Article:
“In fact, the world I believe in sees the care and development of people as a means of driving revenue” – DeJuan Brown in today’s Tip 281
What do you think?
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Scott Ingram: You’re listening to the Daily Sales Tips podcast and I’m your host, Scott Ingram. Today’s tip is a brilliant bit of insight from my very good friend, DeJuan Brown. This started with a text conversation where DeJuan dropped the quote that is the title of this tip. It immediately grabbed me and I told DeJuan that we had to turn this into a sales tip because it’s such an important topic. Thankfully DeJuan jumped right on it and this is the result:
DeJuan Brown: I’m a Sales Leader. Now, This is more declaration than confession and there are a number of implications that should logically follow. The sales segment of my title means that I care deeply about revenue as a key outcome in the work I do every day. The leader side of my title means that I also care deeply about the people I serve and desire to make their goals and objectives a key outcome in the work I do every day as well. Follow me so far. Good. Here’s where I’m headed. I believe that there’s a world in which driving revenue and developing people aren’t mutually exclusive. In fact, the world I believe in sees the care and development of people as a means of driving revenue and there’s likely a group of you listening who are scratching your heads and thinking. “Of course that’s the case Dejuan.” On another group. It’s probably thinking whatever everyone knows that sales is all about revenue generation in away. Both groups are spot on. Sellers who don’t generate revenue obviously won’t persist in their roles as continued lack of production as a detriment to any for-profit company. If short term revenue burst or what’s being solved for then, by all means, build a team of revenue machines and set them on autopilot. However, if you want to build a team that will generate consistent, predictable and growing revenue over long periods of time, your people and their development should be a top priority.
Larry Levine, author of Selling From The Heart had this to say about the distinction, and I quote “If you want to have ever flowing revenue, then develop, develop and develop your people. It’s creating the environment of learning and constantly and consistently developing your people. Fail to do this and watch what happens to revenue.” End quote. Now by now, we’ve probably all seen the proverbial conversation between the CFO and the CEO goes a little like this. The CFO asked the CEO, “What happens if we invest in developing our people and they leave us?” The CEO responds, “What happens if we don’t and they stay?” The truth revealed by this conversation is that organizations truly do want people who are developing, growing and increasing their breadth of impact. Left unaddressed based on this CEO’s perspective having an organization of people who aren’t being developed as an undesirable state. The truth is as so eloquently stated by my friend Scott Ingram, prioritizing the growth of sellers is not just going to improve their game and increases their ability to achieve revenue goals. It’s also going to make it easier for companies to recruit other growth-oriented professionals as well. So as you think about the quest to drive revenue through the business, consider whether you’re solving for the short or the long term wins. If longterm is your answer. I believe having a people development mindset will help you achieve sustained revenue goals. for a very long time to come.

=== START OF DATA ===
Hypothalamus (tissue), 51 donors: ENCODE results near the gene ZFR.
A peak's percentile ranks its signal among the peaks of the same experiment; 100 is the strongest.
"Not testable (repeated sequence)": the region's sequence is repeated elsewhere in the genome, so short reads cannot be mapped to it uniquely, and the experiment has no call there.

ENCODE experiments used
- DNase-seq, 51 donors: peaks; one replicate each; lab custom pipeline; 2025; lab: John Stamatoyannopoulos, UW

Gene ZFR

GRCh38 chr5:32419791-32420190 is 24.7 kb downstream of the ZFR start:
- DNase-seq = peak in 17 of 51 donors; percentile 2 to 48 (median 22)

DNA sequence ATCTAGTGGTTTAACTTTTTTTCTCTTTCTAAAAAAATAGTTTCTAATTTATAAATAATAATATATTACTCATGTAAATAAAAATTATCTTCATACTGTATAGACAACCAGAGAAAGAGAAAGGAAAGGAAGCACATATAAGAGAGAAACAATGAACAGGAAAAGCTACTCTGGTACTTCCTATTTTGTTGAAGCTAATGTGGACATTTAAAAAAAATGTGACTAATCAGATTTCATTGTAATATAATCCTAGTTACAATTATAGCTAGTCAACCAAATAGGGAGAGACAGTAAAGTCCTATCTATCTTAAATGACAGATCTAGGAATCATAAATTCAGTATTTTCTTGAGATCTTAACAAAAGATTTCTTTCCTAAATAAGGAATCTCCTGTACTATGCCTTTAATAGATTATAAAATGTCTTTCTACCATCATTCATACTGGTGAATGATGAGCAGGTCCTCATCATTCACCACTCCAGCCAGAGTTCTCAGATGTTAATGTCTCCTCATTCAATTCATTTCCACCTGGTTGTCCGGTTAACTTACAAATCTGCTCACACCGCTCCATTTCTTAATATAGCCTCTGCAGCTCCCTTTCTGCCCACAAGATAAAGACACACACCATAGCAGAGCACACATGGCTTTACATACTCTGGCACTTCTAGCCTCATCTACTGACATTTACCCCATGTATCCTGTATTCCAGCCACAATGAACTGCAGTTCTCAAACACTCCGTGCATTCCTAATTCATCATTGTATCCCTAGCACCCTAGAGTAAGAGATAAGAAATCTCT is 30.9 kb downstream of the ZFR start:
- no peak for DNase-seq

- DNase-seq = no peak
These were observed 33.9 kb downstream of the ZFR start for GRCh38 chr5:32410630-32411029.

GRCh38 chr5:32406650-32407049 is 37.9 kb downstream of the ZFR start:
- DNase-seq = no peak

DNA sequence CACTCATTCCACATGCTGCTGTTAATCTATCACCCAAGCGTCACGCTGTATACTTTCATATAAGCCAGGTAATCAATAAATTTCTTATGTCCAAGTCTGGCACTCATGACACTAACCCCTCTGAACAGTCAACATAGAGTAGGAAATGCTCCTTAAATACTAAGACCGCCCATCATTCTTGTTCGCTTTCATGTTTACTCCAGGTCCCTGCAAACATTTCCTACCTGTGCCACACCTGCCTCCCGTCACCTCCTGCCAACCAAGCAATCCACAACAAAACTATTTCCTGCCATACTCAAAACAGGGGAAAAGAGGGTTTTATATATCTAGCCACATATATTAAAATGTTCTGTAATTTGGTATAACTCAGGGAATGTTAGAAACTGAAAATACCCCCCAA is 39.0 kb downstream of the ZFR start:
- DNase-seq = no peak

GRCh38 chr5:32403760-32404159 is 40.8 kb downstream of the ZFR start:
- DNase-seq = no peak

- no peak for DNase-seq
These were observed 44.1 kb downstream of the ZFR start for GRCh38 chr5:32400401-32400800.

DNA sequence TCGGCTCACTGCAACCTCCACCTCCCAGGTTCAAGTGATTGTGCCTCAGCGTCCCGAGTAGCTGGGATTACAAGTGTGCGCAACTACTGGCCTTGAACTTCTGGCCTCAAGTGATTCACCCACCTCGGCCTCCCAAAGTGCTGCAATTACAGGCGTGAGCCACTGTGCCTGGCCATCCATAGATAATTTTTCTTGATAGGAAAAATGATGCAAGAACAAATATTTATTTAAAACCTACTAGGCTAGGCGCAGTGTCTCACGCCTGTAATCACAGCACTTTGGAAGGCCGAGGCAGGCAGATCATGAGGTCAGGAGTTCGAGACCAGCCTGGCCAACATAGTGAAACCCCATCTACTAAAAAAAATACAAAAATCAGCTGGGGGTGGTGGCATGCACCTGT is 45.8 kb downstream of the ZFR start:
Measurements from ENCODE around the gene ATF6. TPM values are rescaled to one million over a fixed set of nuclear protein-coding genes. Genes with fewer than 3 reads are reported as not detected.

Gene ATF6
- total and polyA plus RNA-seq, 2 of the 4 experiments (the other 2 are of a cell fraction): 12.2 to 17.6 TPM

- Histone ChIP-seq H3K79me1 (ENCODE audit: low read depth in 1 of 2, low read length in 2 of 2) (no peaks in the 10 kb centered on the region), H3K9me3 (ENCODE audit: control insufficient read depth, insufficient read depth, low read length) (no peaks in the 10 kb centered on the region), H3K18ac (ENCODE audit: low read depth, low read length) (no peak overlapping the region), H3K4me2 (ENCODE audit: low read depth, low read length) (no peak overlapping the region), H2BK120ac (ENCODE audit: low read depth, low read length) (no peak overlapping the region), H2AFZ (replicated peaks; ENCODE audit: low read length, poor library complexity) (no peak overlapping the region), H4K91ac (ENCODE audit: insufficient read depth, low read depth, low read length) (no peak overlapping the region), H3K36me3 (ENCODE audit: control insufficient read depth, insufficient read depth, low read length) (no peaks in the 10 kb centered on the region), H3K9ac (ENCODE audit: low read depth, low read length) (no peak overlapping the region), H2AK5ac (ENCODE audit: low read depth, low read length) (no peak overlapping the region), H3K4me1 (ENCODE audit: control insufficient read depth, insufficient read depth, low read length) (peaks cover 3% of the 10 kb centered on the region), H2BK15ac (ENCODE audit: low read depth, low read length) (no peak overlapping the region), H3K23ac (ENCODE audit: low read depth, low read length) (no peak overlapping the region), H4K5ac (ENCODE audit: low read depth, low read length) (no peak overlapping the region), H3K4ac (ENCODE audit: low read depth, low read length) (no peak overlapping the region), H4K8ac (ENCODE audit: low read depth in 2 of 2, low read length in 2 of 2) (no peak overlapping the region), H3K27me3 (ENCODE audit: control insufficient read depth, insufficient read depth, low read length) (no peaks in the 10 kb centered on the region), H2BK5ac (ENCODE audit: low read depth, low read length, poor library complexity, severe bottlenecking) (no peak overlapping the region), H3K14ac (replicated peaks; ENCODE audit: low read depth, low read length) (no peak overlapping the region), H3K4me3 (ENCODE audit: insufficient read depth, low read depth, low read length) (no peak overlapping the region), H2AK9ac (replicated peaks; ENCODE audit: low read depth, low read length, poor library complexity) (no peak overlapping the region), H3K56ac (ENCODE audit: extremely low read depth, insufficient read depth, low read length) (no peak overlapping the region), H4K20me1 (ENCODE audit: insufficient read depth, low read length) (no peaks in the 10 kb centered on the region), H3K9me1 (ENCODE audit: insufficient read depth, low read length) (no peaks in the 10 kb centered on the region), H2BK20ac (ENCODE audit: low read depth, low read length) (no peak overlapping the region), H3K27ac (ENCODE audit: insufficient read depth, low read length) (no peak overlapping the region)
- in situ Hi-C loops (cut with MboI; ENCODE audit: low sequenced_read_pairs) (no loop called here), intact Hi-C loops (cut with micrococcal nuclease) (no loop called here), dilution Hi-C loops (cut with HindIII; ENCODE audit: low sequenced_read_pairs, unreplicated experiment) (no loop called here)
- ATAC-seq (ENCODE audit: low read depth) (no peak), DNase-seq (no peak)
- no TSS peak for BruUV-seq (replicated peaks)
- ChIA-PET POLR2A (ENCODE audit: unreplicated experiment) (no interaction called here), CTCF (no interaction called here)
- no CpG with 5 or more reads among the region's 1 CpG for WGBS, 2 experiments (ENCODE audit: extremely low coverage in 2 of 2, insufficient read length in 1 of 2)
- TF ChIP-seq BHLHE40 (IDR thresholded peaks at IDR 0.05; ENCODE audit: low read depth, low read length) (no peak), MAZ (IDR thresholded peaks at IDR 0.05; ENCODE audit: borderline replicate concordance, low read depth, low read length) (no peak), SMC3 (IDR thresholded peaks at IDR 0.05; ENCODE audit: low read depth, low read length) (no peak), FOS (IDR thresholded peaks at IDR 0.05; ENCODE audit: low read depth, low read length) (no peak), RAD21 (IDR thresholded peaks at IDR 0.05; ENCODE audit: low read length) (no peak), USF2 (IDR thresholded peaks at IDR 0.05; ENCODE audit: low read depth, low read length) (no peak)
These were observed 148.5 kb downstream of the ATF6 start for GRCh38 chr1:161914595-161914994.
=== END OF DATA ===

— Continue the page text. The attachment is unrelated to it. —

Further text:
Scott Ingram: What do you think? If you’re a sales leader, I’m especially interested in your take here. You can join the conversation at DailySales.Tips/281 and I sincerely hope you will.
Then as always, come back tomorrow for another great sales tip. Thanks for listening!